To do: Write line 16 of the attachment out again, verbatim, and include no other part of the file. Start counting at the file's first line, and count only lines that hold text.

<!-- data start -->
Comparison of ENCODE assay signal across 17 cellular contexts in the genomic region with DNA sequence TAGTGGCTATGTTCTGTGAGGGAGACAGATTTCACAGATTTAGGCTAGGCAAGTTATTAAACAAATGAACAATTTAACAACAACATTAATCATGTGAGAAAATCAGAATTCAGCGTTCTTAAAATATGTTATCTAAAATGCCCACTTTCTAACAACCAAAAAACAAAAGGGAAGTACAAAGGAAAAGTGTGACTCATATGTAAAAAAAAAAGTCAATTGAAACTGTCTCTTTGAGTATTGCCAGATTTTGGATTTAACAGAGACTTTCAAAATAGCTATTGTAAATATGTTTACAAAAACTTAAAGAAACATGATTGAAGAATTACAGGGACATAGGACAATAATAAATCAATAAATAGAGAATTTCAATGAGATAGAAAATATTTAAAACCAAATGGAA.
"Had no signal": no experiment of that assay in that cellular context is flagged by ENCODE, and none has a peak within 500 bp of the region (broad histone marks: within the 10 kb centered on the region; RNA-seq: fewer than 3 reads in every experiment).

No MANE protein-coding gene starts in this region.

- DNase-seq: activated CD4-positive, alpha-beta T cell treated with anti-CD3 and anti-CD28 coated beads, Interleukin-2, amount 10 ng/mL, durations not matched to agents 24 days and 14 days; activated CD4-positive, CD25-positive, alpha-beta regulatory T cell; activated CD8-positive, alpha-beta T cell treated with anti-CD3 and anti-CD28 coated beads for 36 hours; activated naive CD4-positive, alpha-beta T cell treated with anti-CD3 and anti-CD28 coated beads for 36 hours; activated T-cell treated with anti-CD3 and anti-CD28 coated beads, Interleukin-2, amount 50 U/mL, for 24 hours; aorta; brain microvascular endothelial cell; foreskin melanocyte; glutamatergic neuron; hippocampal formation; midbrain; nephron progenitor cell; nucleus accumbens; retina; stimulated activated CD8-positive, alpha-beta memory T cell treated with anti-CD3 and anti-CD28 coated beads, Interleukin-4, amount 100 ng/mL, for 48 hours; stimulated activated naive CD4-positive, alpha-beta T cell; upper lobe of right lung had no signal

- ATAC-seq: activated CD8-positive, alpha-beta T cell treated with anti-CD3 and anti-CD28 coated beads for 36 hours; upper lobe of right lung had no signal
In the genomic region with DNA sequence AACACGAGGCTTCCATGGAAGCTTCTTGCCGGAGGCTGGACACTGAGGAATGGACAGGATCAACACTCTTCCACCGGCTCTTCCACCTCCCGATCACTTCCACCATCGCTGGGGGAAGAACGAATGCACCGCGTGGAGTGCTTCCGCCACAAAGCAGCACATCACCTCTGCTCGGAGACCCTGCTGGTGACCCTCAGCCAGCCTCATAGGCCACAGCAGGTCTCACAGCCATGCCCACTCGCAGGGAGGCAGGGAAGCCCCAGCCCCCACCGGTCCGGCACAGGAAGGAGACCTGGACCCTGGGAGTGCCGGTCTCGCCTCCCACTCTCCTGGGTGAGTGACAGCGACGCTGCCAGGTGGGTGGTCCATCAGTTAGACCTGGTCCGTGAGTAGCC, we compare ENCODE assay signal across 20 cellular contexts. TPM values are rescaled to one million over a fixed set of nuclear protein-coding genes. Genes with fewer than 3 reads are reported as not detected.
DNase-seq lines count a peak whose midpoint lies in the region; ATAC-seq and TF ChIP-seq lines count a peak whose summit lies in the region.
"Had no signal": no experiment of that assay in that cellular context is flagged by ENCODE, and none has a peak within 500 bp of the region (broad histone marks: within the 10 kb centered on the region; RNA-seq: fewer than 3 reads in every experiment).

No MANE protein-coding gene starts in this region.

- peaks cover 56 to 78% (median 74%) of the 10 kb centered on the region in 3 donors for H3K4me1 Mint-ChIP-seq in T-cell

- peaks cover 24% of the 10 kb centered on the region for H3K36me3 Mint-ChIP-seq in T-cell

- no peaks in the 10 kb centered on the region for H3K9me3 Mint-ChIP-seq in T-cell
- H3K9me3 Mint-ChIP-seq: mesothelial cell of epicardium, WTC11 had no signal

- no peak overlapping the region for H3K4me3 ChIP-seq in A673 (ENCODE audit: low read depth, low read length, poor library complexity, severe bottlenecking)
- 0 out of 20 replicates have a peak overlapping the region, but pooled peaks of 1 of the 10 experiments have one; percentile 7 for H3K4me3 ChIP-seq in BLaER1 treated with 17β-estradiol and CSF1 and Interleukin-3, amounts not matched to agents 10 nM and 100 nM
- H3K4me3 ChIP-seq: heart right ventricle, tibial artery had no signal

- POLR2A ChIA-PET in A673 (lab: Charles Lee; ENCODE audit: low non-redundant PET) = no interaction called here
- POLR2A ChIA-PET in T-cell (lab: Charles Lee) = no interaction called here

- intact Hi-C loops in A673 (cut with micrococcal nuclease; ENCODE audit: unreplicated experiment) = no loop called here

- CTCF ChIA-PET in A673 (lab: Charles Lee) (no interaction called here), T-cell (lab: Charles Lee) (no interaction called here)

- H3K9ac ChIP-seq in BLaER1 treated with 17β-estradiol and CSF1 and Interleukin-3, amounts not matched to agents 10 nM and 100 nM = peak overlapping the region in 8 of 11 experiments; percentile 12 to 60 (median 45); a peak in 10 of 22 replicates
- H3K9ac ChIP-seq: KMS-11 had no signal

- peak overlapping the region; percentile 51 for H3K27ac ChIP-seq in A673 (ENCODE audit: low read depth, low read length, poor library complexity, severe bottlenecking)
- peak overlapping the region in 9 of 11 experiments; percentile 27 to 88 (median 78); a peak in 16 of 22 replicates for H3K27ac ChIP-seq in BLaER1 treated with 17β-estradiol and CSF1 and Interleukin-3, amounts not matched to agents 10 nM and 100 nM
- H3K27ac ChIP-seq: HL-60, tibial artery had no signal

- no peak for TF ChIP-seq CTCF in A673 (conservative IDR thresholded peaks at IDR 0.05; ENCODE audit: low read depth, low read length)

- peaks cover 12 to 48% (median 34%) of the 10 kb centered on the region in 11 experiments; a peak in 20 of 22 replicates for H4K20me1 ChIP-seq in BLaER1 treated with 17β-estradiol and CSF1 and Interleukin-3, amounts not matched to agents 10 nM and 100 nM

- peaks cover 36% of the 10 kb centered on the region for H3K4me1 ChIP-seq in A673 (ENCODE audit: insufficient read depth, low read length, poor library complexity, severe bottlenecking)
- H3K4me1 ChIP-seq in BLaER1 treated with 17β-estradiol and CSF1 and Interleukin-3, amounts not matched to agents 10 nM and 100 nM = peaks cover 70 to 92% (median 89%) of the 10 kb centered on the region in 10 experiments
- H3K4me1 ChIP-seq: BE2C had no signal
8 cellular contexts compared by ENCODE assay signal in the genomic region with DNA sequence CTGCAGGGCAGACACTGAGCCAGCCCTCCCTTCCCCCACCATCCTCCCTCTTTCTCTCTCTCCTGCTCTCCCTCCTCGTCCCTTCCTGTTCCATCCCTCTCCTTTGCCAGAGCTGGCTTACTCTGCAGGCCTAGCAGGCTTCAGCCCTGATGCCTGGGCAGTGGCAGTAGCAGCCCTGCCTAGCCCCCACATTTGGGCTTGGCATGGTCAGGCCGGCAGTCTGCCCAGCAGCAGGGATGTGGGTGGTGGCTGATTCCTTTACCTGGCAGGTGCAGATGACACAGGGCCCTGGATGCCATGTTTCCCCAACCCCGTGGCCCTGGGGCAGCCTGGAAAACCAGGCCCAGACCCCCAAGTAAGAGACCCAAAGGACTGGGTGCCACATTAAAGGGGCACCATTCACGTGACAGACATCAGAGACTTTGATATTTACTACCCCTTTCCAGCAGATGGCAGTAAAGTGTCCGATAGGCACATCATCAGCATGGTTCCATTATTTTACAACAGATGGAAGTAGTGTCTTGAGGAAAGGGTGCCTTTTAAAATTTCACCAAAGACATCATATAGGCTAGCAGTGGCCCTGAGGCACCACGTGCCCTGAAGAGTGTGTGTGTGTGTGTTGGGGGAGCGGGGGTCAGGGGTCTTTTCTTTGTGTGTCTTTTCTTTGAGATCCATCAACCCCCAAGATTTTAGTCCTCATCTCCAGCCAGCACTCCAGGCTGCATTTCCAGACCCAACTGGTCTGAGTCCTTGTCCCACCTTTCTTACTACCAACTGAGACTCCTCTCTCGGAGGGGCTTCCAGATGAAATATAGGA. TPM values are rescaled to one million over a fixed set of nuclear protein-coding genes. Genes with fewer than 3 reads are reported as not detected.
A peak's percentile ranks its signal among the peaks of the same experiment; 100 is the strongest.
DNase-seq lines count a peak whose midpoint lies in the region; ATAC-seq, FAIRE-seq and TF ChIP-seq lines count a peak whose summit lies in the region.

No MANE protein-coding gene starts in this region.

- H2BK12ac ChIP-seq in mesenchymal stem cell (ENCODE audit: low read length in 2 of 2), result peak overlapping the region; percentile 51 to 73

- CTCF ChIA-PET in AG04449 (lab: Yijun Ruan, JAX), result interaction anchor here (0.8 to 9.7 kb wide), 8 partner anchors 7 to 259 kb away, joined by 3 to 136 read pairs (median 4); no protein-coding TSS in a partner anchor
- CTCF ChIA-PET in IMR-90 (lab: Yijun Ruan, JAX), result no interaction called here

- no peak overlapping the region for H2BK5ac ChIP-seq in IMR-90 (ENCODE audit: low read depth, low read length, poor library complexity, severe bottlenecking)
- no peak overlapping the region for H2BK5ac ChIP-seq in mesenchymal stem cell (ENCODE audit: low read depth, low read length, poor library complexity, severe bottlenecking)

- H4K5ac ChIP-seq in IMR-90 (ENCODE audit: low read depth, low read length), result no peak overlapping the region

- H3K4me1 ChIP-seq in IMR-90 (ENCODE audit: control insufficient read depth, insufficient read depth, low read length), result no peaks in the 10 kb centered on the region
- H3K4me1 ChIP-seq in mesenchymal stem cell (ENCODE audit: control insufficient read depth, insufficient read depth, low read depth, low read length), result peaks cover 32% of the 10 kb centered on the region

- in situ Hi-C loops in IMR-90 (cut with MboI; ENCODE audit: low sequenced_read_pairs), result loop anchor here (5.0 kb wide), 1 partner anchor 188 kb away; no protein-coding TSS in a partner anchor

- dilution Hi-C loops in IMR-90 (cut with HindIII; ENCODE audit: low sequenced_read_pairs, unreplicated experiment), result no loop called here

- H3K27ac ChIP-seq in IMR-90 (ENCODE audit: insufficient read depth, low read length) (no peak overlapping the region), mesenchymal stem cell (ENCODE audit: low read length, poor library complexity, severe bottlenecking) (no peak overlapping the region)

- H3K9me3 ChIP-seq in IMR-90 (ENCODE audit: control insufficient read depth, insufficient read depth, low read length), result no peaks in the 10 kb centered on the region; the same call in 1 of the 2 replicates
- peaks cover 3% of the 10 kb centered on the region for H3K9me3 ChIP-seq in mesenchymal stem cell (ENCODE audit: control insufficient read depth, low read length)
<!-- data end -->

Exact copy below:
- H3K4me3 ChIP-seq: heart right ventricle, tibial artery had no signal